The IRS processes huge amounts of data and documents each year. In 2021 alone, it processed more than 261 million tax returns and documents to supplement tax returns. That includes more than 83.9 million individual electronic tax returns.
One of the best ways you can make sure your tax return makes it through IRS processes unscathed is by preparing for tax season. When you have the information you need and are ready to file your return as early as possible, you increase your chances of getting a fast refund.
It’s important to prepare for tax season whether you’re planning to work with a tax pro or file your taxes on your own. Find out more about preparing for tax season below. We’ve got 10 steps you may want to consider following.
In This Piece
- Know When You Can Start Paying Taxes
- Gather Important Documents
- Gather Information About Dependents
- Double-Check Personal Info With Your Employer
- Plan Ahead to Pay Taxes
- Plan Ahead to Practice Good Financial Habits with Potential Tax Refunds
- Renew Your ITIN
- Start Preparing Your Return
- Research Professional Tax Preparers
- Consider Planning for the Future
1. Know When You Can Start Paying Taxes
If you owe taxes, you definitely need to know when to pay them. The IRS notes that you’re supposed to pay around 90% of your taxes throughout the year via withholdings on your paycheck or estimated quarterly tax payments. As far as returns go, the IRS started accepting 2022 tax returns on January 23, 2023.
2. Gather Important Documents
Taxes require a great deal of paperwork. Get organized by gathering those documents as soon as possible.
You can create a folder or basket where you store documents until you’re ready to use them. Because many tax documents, including W-2s and 1099s, might come electronically, create a digital folder where you can store those documents or be prepared to print physical copies for your basket.
Common documents you might need to file your taxes include but aren’t limited to:
- W-2s from employers
- 1099s from anyone who paid you miscellaneous, contract, or other relevant funds
- Documents showing medical, educational, childcare, or other expenses, especially if you’re itemizing
- Statements regarding investments or mortgage interest payments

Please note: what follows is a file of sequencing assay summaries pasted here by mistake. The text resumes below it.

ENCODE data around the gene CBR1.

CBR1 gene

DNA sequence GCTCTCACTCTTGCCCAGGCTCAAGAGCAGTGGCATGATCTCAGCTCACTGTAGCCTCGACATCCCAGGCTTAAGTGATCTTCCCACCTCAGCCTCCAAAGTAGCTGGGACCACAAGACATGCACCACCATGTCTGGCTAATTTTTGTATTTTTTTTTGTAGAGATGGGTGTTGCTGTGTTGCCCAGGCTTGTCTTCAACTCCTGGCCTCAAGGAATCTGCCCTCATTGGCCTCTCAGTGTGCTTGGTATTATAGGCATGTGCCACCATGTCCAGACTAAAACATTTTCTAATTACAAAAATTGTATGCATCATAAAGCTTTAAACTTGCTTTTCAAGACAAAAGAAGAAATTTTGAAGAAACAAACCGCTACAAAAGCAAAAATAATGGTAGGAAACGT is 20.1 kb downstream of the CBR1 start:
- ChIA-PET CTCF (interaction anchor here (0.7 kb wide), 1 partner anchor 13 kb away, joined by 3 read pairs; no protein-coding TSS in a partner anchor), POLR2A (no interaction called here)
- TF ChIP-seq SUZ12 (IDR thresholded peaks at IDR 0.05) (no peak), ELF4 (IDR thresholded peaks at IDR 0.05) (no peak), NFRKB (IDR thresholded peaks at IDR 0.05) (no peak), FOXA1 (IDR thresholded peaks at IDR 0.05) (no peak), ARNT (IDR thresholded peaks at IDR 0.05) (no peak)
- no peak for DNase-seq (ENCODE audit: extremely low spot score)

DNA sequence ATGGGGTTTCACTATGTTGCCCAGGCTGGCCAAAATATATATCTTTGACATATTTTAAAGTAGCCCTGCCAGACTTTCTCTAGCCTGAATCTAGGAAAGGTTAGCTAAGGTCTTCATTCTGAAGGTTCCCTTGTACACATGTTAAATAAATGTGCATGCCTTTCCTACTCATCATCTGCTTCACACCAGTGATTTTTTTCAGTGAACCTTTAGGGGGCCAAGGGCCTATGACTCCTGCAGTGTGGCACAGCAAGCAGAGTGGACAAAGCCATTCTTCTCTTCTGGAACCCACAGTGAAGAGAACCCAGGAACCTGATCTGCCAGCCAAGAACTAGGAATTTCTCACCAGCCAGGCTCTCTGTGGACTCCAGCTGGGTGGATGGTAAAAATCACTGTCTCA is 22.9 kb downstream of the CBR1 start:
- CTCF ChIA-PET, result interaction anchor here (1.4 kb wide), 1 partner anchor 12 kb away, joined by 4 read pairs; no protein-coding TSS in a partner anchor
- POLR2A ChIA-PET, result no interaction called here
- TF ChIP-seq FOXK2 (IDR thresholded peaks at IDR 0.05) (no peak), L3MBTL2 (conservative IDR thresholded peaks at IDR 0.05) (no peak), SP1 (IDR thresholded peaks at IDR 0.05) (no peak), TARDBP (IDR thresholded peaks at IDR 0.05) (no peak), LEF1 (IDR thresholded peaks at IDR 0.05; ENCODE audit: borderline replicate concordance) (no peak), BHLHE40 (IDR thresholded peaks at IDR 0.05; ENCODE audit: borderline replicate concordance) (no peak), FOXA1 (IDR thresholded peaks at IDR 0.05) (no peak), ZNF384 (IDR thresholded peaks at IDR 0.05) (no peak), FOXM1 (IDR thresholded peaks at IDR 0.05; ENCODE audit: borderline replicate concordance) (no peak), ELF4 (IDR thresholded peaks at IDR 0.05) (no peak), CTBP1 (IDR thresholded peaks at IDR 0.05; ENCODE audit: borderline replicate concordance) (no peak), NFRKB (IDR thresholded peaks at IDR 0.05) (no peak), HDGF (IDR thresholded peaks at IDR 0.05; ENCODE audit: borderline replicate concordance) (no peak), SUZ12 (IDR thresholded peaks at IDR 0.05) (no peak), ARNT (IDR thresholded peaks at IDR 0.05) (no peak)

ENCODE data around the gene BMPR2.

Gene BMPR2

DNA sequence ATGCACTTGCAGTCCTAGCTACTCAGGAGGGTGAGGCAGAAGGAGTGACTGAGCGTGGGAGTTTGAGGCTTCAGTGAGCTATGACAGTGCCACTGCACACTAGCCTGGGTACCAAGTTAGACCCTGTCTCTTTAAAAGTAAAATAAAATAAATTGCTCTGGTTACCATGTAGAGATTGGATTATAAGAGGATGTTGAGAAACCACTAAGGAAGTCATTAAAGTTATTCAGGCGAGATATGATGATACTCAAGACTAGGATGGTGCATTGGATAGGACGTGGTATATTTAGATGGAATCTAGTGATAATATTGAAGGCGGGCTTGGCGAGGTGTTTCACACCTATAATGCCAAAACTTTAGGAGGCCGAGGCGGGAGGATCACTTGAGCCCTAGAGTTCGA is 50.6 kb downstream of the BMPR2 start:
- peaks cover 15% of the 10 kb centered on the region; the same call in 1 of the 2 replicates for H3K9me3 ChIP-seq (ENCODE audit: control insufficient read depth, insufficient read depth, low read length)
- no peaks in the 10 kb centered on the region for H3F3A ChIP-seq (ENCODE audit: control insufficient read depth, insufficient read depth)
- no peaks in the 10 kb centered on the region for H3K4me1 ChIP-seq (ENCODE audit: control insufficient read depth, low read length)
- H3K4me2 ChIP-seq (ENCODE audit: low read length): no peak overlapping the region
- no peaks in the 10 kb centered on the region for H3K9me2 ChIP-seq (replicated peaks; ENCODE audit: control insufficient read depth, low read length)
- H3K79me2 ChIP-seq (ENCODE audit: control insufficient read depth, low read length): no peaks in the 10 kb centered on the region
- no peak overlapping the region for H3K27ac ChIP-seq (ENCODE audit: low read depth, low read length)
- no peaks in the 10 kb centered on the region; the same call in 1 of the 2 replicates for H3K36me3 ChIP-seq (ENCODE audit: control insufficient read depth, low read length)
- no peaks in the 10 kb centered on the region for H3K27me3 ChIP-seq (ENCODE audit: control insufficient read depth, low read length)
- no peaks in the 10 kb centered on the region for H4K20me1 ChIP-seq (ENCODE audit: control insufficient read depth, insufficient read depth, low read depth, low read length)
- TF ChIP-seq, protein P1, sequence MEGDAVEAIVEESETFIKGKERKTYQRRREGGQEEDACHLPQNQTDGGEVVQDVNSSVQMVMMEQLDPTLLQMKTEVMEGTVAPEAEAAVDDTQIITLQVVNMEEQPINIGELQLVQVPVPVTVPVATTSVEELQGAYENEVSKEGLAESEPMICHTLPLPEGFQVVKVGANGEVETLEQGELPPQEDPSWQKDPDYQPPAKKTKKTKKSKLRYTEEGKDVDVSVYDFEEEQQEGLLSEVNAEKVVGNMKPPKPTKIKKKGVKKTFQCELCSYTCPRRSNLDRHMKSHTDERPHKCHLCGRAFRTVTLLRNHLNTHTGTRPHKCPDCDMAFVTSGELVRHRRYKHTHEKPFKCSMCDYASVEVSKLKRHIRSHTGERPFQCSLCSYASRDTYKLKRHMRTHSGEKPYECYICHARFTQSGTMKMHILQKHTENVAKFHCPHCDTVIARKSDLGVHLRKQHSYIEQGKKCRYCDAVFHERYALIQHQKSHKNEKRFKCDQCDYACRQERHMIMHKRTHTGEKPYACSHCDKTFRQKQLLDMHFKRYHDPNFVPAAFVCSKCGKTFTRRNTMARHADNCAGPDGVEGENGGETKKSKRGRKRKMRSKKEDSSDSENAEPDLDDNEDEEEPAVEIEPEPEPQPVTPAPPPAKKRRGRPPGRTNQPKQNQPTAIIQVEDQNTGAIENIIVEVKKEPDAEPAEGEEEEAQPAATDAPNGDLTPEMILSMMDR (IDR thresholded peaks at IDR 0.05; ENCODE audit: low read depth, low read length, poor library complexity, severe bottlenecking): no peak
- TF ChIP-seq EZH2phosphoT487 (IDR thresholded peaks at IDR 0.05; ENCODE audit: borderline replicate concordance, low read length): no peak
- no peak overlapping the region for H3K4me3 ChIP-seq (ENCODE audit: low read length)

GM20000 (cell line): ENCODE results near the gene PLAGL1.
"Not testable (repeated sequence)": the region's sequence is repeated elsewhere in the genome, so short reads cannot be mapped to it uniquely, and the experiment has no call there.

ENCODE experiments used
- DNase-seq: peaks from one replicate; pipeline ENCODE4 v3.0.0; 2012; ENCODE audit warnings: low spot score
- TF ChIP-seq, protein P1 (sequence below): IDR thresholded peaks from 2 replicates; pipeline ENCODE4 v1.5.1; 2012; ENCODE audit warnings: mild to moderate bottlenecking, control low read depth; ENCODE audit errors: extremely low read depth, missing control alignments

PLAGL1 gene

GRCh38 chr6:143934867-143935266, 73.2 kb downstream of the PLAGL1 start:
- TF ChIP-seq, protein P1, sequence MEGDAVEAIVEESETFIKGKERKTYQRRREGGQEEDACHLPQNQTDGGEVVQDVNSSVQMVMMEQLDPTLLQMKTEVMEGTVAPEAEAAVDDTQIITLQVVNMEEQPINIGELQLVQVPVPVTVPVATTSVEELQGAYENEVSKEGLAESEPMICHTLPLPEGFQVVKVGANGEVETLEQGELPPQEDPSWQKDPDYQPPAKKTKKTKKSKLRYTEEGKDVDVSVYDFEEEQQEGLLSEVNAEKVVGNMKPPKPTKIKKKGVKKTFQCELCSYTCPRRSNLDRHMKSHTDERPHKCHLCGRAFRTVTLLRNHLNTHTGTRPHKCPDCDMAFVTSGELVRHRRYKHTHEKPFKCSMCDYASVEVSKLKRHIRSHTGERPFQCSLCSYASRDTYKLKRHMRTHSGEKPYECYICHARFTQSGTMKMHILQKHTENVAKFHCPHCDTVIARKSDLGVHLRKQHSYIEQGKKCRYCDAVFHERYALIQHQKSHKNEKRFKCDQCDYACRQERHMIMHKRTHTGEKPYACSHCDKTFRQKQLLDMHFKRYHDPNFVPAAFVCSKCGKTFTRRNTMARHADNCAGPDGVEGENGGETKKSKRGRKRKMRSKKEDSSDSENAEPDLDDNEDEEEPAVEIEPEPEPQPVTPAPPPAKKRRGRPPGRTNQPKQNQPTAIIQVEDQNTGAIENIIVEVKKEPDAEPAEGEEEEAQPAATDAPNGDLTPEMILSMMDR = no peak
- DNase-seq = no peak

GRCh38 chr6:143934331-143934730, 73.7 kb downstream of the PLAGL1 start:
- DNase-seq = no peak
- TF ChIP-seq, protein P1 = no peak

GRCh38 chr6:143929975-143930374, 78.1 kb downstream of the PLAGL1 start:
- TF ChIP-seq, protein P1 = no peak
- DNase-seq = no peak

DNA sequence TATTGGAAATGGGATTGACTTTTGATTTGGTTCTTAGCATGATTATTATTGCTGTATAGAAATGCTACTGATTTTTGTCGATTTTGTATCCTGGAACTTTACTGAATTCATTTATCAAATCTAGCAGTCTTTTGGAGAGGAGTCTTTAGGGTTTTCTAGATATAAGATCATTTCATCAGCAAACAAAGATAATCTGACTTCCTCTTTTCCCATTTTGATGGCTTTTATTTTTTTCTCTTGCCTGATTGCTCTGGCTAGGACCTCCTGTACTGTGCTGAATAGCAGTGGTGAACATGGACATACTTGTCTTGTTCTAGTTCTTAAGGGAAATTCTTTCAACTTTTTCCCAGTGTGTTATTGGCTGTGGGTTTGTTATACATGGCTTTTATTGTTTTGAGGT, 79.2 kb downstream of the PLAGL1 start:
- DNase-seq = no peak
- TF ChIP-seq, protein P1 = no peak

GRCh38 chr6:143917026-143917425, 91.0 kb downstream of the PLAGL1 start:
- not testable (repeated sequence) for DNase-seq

You don’t have to keep every receipt throughout the year. You’ll need receipts to document deductible expenses, though, including charitable deductions. If the IRS ever audits you, they won’t just take your word for it.
3. Gather Information About Dependents
You’ll need the names and Social Security numbers of any dependents you include on your tax return. If someone else can or might claim one of your dependents on their return, you need to know that. For example, if you’re divorced, it might be a good idea to work out which parent will claim a child or children for the 2022 tax year. You can’t both claim the same child for the same tax year.
4. Double-Check Personal Info With Your Employer
Filing your tax return as soon as possible after the IRS starts processing returns can be a way to get a refund sooner—and avoid potential taxpayer identity theft. But you’re often at the mercy of employers and other institutions. Employers must send W-2s by the last day of January each year.
Whether your employer sends your W-2 early or waits until the last day, you could receive it late if your employer doesn’t have the right address. To avoid this issue, check with HR to make sure all your information is up to date.
This is actually a good exercise to practice with other businesses in December as well. Whether it’s a bank, your IRA provider or your child’s school, if someone is likely to send you tax documents, make sure they have your correct address.
5. Plan Ahead to Pay Taxes
If you fall behind on tax payments, you could pay high penalties and interest. You might also put yourself at risk for IRS collection methods, which can include tax liens and levies.
One of the best ways to keep yourself from becoming delinquent is to plan ahead if you think you might owe taxes. Here are a few tips for doing so: